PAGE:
You need to look at the 1992 Maritime …

Comment posted Business interest in Kintyre on government Ferries Review new route proposal by ferryman.

You need to look at the 1992 Maritime Cabotage Regulation. According to the wording of Article 4(1) of the Regulation, public service links have to serve routes to, from and between islands. Long estuaries or fjords which lead to a detour of about 100 km by road may be treated as islands for the purposes of this section as they may cause a similar problem by isolating conurbations from each other. The ratio between the distance around the estuary and the distance across should be around 10 or greater

So if your road detour is 10 times the sea crossing you can be treated as if you were an island. Beware the weasel words in the Ferry Service Review though. “Lifeline” services is a meaningless term, it is not defined in the review and will just allow officials to apply their own critera. Make sure your sea link is defined as a public service link which does have a defined meaning.

ferryman also commented

  • So newsroom you will be asking for RET for Cowal as well?

Recent comments by ferryman

  • Responses to Scottish Government’s Information Day on potential Gourock-Dunoon ferry service
    As usual newsroom bends things by quoting the MVA report as saying the vehicle service ‘could be feasible’.

    In fact the reports states; “This study has therefore demonstrated that, given the assumptions made and analysis
    undertaken here,a passenger and vehicle ferry service IS feasible.”
    [ see section 9.1.10 http://www.transportscotland.gov.uk/files/documents/reports/j278759/j278759.pdf ]

    I am not surprised that Serco are interested in what is Scotland’s busiest vehicle ferry route particularly when the competition turns such a massive profit margin from poorly located ports.

    If Serco have wider ambitions for ferries in Scotland, as it seems they do, then Dunoon Gourock would make sense.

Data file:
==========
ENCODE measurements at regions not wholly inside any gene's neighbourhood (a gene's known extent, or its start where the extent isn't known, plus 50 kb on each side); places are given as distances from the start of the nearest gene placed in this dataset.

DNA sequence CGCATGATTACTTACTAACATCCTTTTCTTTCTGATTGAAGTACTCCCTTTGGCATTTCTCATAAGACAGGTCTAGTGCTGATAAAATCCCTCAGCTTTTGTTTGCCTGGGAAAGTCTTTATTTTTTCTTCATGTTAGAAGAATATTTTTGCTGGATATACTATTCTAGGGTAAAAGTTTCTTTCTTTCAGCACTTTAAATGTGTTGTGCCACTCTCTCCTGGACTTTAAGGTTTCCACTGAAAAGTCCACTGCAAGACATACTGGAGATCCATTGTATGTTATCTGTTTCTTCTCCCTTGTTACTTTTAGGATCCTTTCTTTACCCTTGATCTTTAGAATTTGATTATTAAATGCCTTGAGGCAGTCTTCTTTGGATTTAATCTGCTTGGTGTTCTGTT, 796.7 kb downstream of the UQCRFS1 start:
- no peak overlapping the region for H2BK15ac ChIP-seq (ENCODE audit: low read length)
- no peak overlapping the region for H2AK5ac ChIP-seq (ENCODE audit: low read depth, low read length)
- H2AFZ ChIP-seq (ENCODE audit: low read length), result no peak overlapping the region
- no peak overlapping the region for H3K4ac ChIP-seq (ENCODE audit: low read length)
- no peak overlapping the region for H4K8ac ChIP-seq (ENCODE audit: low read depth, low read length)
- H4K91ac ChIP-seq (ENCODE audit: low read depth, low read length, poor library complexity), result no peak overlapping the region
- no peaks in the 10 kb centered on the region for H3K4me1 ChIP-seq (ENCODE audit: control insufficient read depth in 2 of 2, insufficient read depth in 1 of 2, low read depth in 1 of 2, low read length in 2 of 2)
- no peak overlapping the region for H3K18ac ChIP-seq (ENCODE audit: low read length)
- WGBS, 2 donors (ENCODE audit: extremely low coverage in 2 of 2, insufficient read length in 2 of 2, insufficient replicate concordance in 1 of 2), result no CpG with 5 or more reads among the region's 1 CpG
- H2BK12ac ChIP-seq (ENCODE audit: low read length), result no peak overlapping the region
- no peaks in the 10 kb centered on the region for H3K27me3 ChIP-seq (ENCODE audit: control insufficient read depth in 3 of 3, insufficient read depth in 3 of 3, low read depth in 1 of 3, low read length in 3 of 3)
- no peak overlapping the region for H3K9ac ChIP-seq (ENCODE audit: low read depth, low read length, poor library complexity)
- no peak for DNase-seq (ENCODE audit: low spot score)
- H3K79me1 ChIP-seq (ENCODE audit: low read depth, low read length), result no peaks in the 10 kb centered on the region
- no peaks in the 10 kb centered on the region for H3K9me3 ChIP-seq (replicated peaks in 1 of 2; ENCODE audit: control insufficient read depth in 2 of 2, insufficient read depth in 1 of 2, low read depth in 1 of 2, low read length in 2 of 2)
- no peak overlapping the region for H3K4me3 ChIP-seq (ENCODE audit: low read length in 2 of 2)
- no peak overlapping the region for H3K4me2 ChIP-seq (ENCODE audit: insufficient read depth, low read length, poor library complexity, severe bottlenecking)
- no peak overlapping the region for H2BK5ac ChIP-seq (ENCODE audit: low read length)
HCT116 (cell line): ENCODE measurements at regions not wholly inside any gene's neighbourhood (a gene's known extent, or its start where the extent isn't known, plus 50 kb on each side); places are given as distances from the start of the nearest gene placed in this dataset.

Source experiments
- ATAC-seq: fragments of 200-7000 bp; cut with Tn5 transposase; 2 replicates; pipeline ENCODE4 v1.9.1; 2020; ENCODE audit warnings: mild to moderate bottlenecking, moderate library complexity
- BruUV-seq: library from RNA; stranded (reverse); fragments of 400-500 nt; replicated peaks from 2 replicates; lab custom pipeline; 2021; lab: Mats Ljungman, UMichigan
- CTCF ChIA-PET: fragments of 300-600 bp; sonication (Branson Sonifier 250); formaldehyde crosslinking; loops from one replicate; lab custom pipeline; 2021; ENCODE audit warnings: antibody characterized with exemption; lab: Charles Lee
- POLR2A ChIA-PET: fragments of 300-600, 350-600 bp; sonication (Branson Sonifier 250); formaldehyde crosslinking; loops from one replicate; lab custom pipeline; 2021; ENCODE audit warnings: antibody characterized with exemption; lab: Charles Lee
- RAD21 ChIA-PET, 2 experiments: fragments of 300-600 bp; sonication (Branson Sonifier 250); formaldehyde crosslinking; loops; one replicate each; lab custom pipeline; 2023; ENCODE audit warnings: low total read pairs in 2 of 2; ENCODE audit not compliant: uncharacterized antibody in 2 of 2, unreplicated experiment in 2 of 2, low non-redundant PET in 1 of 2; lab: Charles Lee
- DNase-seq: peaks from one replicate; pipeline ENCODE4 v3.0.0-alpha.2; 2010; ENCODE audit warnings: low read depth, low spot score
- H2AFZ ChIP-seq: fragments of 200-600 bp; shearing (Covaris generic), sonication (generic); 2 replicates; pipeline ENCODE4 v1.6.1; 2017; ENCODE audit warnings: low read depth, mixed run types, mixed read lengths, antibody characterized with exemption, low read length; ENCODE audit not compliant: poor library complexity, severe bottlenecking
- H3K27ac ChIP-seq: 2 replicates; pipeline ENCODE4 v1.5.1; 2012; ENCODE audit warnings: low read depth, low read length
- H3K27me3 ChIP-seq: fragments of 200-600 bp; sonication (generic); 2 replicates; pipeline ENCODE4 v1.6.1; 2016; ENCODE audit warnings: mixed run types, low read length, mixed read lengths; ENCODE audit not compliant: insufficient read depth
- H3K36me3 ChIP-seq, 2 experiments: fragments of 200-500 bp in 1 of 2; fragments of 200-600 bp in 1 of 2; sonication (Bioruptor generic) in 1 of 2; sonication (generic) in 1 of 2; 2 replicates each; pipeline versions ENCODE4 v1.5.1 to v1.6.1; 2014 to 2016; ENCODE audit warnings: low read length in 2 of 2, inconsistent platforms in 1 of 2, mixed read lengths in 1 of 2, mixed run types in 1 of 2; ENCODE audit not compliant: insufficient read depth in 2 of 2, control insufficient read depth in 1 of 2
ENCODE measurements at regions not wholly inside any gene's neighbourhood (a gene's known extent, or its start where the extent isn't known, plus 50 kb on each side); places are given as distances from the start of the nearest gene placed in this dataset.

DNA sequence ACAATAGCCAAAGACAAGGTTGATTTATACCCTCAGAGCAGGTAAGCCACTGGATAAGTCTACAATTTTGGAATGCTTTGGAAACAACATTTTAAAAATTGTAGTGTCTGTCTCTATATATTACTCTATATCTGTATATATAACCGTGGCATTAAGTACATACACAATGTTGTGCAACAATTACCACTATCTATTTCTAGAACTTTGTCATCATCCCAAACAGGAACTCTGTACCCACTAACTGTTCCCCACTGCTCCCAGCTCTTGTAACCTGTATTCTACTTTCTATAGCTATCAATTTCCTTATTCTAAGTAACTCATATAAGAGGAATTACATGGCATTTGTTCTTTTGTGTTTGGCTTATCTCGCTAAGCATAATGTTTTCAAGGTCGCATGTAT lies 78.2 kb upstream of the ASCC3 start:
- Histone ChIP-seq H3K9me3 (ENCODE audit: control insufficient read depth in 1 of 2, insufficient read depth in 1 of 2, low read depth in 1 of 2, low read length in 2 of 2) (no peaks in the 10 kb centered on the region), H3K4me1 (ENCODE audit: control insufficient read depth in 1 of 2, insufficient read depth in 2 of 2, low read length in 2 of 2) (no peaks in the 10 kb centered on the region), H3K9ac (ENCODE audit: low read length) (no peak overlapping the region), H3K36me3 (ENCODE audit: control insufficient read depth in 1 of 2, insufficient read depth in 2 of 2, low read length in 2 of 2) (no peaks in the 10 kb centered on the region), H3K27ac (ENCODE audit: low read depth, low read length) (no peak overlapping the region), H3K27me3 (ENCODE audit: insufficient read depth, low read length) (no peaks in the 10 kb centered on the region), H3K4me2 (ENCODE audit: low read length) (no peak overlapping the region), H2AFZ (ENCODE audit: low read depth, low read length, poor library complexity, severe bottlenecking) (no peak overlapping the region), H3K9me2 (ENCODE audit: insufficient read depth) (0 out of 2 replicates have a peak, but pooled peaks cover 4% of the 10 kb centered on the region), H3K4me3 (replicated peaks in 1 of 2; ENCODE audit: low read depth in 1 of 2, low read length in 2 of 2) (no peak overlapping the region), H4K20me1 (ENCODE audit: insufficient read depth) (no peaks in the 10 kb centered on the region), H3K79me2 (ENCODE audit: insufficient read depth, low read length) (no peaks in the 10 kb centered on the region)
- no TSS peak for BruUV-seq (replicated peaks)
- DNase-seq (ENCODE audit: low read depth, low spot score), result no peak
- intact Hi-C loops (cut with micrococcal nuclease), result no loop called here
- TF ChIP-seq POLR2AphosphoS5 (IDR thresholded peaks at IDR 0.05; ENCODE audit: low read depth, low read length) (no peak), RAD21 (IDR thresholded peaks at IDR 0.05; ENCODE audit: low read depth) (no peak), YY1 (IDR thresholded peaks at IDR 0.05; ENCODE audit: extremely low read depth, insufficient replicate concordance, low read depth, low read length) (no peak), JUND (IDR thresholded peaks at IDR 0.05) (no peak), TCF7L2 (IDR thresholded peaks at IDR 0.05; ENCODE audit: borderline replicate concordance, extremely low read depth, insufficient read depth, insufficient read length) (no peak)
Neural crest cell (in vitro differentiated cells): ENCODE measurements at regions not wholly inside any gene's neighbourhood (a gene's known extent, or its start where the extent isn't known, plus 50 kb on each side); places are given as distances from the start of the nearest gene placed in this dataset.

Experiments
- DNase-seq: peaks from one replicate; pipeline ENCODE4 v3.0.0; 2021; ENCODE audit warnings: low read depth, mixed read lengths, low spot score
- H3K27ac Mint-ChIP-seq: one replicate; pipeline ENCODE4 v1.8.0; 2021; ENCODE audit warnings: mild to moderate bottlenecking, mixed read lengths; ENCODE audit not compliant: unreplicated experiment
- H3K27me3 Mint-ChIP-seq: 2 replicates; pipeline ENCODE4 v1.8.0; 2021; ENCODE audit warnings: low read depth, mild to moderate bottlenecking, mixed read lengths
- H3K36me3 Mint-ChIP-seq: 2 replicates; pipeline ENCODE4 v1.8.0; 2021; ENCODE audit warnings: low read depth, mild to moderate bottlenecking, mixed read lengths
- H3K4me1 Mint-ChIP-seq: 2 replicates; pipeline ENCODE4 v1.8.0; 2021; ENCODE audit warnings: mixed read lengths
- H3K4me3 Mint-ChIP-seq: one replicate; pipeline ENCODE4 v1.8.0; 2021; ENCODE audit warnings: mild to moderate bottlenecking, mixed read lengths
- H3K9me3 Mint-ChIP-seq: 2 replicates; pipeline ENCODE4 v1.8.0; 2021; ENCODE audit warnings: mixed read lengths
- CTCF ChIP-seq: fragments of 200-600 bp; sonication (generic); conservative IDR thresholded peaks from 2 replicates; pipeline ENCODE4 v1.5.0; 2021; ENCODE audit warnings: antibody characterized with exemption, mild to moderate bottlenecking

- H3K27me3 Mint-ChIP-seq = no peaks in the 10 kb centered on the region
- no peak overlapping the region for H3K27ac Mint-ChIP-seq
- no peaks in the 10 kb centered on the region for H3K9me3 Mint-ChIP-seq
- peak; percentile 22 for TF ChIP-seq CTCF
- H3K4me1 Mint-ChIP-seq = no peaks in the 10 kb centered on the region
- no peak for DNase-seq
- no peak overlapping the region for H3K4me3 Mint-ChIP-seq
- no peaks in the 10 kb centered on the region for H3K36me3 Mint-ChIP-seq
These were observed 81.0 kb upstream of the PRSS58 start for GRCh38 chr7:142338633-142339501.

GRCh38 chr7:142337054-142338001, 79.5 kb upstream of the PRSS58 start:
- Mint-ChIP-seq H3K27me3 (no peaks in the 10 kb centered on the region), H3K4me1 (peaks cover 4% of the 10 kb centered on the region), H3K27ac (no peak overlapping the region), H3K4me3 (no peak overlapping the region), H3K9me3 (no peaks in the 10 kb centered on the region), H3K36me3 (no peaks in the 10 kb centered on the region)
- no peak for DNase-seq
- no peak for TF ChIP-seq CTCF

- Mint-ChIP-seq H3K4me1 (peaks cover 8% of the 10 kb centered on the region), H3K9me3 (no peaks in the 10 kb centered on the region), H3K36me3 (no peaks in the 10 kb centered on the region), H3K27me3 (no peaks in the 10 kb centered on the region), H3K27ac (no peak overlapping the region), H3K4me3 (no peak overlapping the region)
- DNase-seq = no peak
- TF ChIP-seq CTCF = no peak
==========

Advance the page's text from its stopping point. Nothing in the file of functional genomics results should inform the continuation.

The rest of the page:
• Scottish Government moves on Clyde and Hebridean Ferry Services provision
    “A lifeline ferry service is required in order for a community to be viable.”

    So Dunoon is lifeline then – good.

  • Scottish Government moves on Clyde and Hebridean Ferry Services provision
    Newsroom says that Dunoon Gourock is “not a lifeline service”.

    I think Dunoon Gourock is an essential lifeline service but obviously Soapbox aka Newsroom does not.

    So where is the definition of “lifeline” so that we can decide who is correct?

    The answer is that there is no definition – Transport Scotland shall decide, route by route, to whom that applies.

    As to contractual terms, look at Dunoon Gourock, anybody can run anything there is absolutely no contractual need for the service to be reliable. So if your route is goung to be tendered in this way you are totally unprotected.

    Of course Dunoon Gourock is only a piddling little route – well no, according to the Scottish Government it is the most important Scottish route for vehicle transport and significant even on European terms, but that of course is not enough to make it lifeline in Newsroom’s eyes.

  • So what will Transport Scotland talk to Brussels about on Dunoon-Gourock ferry?
    Read the report.